Students Return from Peru

On March 9th, six GDCI students left the snow and cold of Canada for the heat of the Peruvian Amazon. There they spent two weeks surveying river dolphins, macaws, monkeys, caiman, game birds, bats, fish, frogs and shore birds to contribute data to research being done by Dr. Richard Bodmer.

Mikayla Skyring, Nikki Marion-McMahon, Ashley Leis, Maddy Hill, Jack Little and Jaedon O’Neill joined teacher Melanie Ball on the Operation Wallacea trip. Operation Wallacea works with researchers around the world to match their scientific projects with students interested in international ecological research.

Dr. Bodmer, professor of Conservation Ecology at the DICE School of Anthropology and Conservation, Canterbury, Kent and president of FundAmazonia has been working with students in the Peruvian Amazon since the 80’s and Operation Wallacea since 2007. In that time he has seen over 50% of the Loretto Province (which encompasses the Peruvian Amazon) become protected and managed as community based reserves and national reserves. These positive changes have resulted from years of data collection and analysis by researchers and students, community desire for ecological management, and governmental support.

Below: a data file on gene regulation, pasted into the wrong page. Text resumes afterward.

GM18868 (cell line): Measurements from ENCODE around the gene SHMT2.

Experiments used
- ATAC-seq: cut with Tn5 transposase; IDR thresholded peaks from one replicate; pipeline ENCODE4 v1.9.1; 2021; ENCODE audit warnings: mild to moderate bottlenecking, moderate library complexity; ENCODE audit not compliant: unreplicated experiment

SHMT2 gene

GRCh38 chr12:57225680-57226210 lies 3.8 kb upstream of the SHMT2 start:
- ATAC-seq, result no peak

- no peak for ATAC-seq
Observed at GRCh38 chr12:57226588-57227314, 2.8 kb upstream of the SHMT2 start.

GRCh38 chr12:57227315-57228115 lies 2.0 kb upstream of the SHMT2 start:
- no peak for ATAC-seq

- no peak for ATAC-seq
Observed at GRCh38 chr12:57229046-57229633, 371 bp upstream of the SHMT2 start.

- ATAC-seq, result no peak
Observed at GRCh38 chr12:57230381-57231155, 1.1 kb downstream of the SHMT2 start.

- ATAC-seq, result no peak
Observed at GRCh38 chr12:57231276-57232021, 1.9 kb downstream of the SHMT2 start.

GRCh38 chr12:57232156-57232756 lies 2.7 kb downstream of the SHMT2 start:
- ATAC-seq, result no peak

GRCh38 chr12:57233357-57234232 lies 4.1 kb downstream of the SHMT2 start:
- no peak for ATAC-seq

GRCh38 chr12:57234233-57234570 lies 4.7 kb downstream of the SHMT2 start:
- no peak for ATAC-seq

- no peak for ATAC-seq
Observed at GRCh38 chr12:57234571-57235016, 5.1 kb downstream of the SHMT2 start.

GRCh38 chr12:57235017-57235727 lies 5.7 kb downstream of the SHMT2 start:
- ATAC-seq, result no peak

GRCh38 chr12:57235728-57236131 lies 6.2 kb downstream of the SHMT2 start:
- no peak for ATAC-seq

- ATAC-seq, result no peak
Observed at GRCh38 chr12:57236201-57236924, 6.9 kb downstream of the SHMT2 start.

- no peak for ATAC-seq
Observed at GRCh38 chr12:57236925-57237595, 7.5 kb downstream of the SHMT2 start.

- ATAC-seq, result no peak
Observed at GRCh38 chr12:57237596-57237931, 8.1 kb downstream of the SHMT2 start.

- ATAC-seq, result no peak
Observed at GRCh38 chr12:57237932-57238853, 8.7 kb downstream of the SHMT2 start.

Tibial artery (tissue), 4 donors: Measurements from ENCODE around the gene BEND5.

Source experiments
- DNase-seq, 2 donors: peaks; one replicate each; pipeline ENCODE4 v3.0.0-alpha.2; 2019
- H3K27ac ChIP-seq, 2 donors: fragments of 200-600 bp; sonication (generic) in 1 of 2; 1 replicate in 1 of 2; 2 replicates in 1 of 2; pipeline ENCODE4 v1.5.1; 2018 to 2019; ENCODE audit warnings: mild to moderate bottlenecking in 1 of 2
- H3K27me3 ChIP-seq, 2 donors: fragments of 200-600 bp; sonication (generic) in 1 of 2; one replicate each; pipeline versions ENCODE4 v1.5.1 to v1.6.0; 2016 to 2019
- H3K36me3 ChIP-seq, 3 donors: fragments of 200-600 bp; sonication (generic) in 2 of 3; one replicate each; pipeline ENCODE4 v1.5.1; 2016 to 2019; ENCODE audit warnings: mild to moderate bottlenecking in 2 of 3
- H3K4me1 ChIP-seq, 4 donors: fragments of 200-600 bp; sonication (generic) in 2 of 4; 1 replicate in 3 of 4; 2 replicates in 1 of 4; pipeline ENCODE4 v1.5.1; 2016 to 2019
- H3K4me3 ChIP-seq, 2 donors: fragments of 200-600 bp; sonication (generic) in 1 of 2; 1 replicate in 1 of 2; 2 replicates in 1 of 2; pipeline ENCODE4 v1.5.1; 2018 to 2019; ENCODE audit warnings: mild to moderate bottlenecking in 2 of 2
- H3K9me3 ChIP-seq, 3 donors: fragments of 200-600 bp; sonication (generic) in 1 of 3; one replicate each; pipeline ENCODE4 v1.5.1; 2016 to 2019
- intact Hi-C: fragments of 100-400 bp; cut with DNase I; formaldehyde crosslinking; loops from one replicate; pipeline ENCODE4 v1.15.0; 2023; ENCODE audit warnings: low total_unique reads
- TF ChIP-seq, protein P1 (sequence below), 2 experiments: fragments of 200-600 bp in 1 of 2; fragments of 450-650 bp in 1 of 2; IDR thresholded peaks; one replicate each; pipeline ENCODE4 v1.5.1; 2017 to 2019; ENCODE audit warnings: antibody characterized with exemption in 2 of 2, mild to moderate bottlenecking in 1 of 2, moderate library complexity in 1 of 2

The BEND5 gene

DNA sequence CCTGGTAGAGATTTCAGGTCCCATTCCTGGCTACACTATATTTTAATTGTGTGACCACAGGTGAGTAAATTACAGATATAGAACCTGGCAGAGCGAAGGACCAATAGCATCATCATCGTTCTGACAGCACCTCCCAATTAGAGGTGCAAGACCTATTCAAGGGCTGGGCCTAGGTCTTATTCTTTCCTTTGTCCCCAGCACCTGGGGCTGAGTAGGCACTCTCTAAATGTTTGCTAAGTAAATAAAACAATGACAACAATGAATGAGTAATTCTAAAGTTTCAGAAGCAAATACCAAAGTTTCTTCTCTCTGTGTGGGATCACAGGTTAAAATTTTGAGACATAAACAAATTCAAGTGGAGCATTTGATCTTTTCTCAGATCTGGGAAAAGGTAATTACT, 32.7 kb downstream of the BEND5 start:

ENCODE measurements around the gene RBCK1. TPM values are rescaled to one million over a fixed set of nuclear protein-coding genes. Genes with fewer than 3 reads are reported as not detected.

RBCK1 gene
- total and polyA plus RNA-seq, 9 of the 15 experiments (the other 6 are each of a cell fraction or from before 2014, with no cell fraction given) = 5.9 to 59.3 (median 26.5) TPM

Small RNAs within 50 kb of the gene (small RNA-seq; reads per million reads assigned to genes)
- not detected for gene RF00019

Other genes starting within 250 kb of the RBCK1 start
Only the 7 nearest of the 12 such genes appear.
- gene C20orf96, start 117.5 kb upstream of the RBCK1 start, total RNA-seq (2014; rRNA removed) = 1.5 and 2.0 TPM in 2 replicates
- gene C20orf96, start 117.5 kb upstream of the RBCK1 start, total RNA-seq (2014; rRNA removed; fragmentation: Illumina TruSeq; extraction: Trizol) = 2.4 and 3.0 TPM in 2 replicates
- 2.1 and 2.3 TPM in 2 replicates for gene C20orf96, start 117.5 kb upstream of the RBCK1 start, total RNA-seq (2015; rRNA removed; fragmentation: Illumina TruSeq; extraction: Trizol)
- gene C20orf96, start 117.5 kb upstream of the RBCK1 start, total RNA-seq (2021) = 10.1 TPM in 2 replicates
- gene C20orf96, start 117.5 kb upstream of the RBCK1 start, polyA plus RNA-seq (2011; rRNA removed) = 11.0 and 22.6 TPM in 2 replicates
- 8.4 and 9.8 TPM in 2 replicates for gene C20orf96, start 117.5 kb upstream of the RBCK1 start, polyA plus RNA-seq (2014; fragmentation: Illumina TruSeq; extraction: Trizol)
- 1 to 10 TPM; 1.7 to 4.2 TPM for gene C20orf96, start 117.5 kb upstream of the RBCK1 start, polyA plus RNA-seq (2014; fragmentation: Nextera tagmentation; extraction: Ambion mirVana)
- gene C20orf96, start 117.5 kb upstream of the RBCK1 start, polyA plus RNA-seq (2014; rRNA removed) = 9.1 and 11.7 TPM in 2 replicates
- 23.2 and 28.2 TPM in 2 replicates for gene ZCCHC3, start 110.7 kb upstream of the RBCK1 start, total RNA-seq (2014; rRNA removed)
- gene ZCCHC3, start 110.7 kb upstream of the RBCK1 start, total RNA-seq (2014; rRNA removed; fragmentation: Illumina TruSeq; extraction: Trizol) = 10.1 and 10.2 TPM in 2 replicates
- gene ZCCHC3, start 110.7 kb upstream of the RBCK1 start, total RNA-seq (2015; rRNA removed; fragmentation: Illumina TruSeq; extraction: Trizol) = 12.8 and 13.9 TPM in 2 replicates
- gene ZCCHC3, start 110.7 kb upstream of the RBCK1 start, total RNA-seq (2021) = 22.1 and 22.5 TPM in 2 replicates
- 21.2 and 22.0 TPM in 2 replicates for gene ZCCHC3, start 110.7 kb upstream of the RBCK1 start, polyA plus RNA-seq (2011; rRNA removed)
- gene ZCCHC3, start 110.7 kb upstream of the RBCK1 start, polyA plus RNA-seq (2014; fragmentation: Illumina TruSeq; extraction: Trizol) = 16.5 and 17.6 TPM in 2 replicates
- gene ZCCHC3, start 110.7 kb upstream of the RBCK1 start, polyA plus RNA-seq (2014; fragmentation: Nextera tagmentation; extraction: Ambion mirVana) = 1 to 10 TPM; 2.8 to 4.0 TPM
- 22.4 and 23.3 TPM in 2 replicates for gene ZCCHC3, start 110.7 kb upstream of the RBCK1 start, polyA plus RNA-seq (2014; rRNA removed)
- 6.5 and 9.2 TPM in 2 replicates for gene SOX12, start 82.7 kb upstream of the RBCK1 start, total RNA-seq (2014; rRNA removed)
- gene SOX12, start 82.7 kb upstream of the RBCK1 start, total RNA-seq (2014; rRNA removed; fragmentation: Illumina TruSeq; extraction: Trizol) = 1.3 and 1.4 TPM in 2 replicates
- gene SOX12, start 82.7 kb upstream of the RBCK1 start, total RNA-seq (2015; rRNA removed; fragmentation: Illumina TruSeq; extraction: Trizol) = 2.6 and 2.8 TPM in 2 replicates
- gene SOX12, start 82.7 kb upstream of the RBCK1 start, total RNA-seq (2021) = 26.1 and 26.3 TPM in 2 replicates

Throughout the trip students worked on three different surveys each day in small groups with students from two other participating Ontario high schools. In between they attended lectures by Dr. Bodmer on Rio Amazonas, survey techniques, and Amazon ecology and conservation. Lectures were also given by Chloe Metcalfe, OpWall lecturer and PhD candidate at London NERC DTP on taxonomy, the species of the Amazon, survey methods, and ecological concerns.

One favourite moment was visiting two local villages, seeing their homes, way of life, and playing games with the children. These visits are important to the research projects as it helps get local communities interested in the research and eventually involved in the projects. Several of our guides are hired from the local villages.

Other favourites were seeing owls, bats, yellow and blue macaws, sloths, pink river dolphins, caiman, and getting random cellular service for a quick contact home!

The trip ended with presentations by each group summarizing their experiences which included a 12 days of Peru song, sounds of the Rainforest, rainforest hangman, Amazon Pictionary, and staff appreciation speeches.

They all say this trip to the Amazon changed them and they hope it changes you someday too.